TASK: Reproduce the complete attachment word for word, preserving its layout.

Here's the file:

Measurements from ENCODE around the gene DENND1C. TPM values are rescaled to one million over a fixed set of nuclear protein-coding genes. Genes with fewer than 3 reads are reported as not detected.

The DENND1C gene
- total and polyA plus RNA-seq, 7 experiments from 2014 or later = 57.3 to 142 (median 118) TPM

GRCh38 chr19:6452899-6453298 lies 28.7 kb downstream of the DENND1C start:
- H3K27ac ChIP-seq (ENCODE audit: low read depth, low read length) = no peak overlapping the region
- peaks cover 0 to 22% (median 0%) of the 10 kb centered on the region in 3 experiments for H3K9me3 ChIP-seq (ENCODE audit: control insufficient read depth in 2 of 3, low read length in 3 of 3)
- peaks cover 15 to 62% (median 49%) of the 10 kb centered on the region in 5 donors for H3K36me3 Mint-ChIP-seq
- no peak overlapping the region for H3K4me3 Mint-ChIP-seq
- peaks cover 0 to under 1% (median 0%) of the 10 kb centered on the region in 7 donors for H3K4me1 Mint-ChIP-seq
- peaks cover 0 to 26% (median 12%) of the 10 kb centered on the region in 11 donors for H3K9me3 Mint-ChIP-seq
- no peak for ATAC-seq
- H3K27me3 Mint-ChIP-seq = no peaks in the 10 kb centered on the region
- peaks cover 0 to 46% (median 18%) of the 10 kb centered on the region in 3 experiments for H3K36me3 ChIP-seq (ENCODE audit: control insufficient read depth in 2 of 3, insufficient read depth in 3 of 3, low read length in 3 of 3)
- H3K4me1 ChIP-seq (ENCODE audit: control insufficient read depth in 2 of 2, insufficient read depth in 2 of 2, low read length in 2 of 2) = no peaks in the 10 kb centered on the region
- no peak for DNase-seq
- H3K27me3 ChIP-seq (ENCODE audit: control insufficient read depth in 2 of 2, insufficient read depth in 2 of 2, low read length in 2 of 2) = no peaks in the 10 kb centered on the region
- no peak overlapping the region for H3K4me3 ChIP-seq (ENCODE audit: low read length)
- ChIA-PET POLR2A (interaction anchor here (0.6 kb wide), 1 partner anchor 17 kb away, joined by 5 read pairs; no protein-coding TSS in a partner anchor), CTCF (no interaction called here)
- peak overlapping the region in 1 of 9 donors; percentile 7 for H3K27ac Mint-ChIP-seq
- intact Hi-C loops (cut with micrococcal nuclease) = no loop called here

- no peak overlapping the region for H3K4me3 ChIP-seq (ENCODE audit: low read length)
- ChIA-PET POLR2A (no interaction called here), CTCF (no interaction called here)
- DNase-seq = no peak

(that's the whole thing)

Measurements from ENCODE around the gene DENND1C. TPM values are rescaled to one million over a fixed set of nuclear protein-coding genes. Genes with fewer than 3 reads are reported as not detected.

The DENND1C gene
- total and polyA plus RNA-seq, 7 experiments from 2014 or later = 57.3 to 142 (median 118) TPM

GRCh38 chr19:6452899-6453298 lies 28.7 kb downstream of the DENND1C start:
- H3K27ac ChIP-seq (ENCODE audit: low read depth, low read length) = no peak overlapping the region
- peaks cover 0 to 22% (median 0%) of the 10 kb centered on the region in 3 experiments for H3K9me3 ChIP-seq (ENCODE audit: control insufficient read depth in 2 of 3, low read length in 3 of 3)
- peaks cover 15 to 62% (median 49%) of the 10 kb centered on the region in 5 donors for H3K36me3 Mint-ChIP-seq
- no peak overlapping the region for H3K4me3 Mint-ChIP-seq
- peaks cover 0 to under 1% (median 0%) of the 10 kb centered on the region in 7 donors for H3K4me1 Mint-ChIP-seq
- peaks cover 0 to 26% (median 12%) of the 10 kb centered on the region in 11 donors for H3K9me3 Mint-ChIP-seq
- no peak for ATAC-seq
- H3K27me3 Mint-ChIP-seq = no peaks in the 10 kb centered on the region
- peaks cover 0 to 46% (median 18%) of the 10 kb centered on the region in 3 experiments for H3K36me3 ChIP-seq (ENCODE audit: control insufficient read depth in 2 of 3, insufficient read depth in 3 of 3, low read length in 3 of 3)
- H3K4me1 ChIP-seq (ENCODE audit: control insufficient read depth in 2 of 2, insufficient read depth in 2 of 2, low read length in 2 of 2) = no peaks in the 10 kb centered on the region
- no peak for DNase-seq
- H3K27me3 ChIP-seq (ENCODE audit: control insufficient read depth in 2 of 2, insufficient read depth in 2 of 2, low read length in 2 of 2) = no peaks in the 10 kb centered on the region
- no peak overlapping the region for H3K4me3 ChIP-seq (ENCODE audit: low read length)
- ChIA-PET POLR2A (interaction anchor here (0.6 kb wide), 1 partner anchor 17 kb away, joined by 5 read pairs; no protein-coding TSS in a partner anchor), CTCF (no interaction called here)
- peak overlapping the region in 1 of 9 donors; percentile 7 for H3K27ac Mint-ChIP-seq
- intact Hi-C loops (cut with micrococcal nuclease) = no loop called here

- no peak overlapping the region for H3K4me3 ChIP-seq (ENCODE audit: low read length)
- ChIA-PET POLR2A (no interaction called here), CTCF (no interaction called here)
- DNase-seq = no peak